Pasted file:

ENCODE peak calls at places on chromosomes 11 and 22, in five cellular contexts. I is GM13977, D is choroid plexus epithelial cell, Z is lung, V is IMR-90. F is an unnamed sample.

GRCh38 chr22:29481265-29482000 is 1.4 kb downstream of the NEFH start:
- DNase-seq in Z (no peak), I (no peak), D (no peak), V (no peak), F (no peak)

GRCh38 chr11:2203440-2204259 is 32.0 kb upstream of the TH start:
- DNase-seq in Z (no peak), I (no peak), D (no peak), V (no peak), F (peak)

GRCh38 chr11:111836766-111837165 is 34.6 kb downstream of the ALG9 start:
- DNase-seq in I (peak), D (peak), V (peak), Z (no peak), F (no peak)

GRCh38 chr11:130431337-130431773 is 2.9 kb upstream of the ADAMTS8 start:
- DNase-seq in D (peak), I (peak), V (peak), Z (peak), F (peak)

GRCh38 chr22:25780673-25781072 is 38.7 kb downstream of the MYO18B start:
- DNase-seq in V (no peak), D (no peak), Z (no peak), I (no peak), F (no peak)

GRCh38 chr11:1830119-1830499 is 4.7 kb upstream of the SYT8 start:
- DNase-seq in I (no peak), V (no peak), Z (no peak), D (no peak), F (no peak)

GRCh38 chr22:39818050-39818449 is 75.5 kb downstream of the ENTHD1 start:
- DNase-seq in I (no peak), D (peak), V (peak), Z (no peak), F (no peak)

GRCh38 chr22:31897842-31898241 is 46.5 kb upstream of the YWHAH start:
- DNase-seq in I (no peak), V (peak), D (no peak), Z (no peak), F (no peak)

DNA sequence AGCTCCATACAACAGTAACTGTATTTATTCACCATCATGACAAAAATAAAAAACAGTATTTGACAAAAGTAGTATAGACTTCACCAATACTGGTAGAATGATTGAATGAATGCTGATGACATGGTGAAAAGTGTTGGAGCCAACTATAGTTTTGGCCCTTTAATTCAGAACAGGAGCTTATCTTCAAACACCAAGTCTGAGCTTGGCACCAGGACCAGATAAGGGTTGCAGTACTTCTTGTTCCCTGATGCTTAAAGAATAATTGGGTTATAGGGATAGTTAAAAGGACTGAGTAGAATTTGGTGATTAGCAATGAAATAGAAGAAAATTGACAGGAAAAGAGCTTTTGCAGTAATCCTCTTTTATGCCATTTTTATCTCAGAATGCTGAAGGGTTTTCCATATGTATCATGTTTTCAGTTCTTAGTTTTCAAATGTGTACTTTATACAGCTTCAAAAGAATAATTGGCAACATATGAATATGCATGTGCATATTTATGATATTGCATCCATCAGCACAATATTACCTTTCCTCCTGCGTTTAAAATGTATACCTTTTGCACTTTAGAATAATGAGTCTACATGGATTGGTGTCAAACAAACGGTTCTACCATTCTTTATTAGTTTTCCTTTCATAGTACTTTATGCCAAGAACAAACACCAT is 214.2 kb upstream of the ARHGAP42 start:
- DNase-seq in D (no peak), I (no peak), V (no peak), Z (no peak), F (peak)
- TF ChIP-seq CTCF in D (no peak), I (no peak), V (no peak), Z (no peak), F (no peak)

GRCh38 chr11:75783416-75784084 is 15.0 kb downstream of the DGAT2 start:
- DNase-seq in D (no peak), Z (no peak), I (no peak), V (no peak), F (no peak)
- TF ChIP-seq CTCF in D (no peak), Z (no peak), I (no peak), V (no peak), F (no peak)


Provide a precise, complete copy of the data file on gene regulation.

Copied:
ENCODE peak calls at places on chromosomes 11 and 22, in five cellular contexts. I is GM13977, D is choroid plexus epithelial cell, Z is lung, V is IMR-90. F is an unnamed sample.

GRCh38 chr22:29481265-29482000 is 1.4 kb downstream of the NEFH start:
- DNase-seq in Z (no peak), I (no peak), D (no peak), V (no peak), F (no peak)

GRCh38 chr11:2203440-2204259 is 32.0 kb upstream of the TH start:
- DNase-seq in Z (no peak), I (no peak), D (no peak), V (no peak), F (peak)

GRCh38 chr11:111836766-111837165 is 34.6 kb downstream of the ALG9 start:
- DNase-seq in I (peak), D (peak), V (peak), Z (no peak), F (no peak)

GRCh38 chr11:130431337-130431773 is 2.9 kb upstream of the ADAMTS8 start:
- DNase-seq in D (peak), I (peak), V (peak), Z (peak), F (peak)

GRCh38 chr22:25780673-25781072 is 38.7 kb downstream of the MYO18B start:
- DNase-seq in V (no peak), D (no peak), Z (no peak), I (no peak), F (no peak)

GRCh38 chr11:1830119-1830499 is 4.7 kb upstream of the SYT8 start:
- DNase-seq in I (no peak), V (no peak), Z (no peak), D (no peak), F (no peak)

GRCh38 chr22:39818050-39818449 is 75.5 kb downstream of the ENTHD1 start:
- DNase-seq in I (no peak), D (peak), V (peak), Z (no peak), F (no peak)

GRCh38 chr22:31897842-31898241 is 46.5 kb upstream of the YWHAH start:
- DNase-seq in I (no peak), V (peak), D (no peak), Z (no peak), F (no peak)

DNA sequence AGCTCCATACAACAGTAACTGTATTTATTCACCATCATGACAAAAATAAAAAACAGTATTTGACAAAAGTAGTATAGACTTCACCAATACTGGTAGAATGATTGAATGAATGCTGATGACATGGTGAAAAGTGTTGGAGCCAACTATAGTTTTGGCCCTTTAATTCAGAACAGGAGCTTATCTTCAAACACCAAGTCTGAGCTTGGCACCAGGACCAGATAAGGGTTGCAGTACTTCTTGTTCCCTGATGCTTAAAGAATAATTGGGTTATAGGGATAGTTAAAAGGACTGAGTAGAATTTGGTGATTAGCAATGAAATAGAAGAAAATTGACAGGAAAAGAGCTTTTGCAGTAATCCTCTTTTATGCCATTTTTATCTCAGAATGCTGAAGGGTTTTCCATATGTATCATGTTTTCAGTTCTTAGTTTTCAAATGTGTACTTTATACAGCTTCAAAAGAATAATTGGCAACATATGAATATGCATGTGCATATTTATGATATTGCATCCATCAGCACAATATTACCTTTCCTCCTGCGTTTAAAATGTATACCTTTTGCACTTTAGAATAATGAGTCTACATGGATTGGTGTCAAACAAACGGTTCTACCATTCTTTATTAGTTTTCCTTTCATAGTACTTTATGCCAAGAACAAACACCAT is 214.2 kb upstream of the ARHGAP42 start:
- DNase-seq in D (no peak), I (no peak), V (no peak), Z (no peak), F (peak)
- TF ChIP-seq CTCF in D (no peak), I (no peak), V (no peak), Z (no peak), F (no peak)

GRCh38 chr11:75783416-75784084 is 15.0 kb downstream of the DGAT2 start:
- DNase-seq in D (no peak), Z (no peak), I (no peak), V (no peak), F (no peak)
- TF ChIP-seq CTCF in D (no peak), Z (no peak), I (no peak), V (no peak), F (no peak)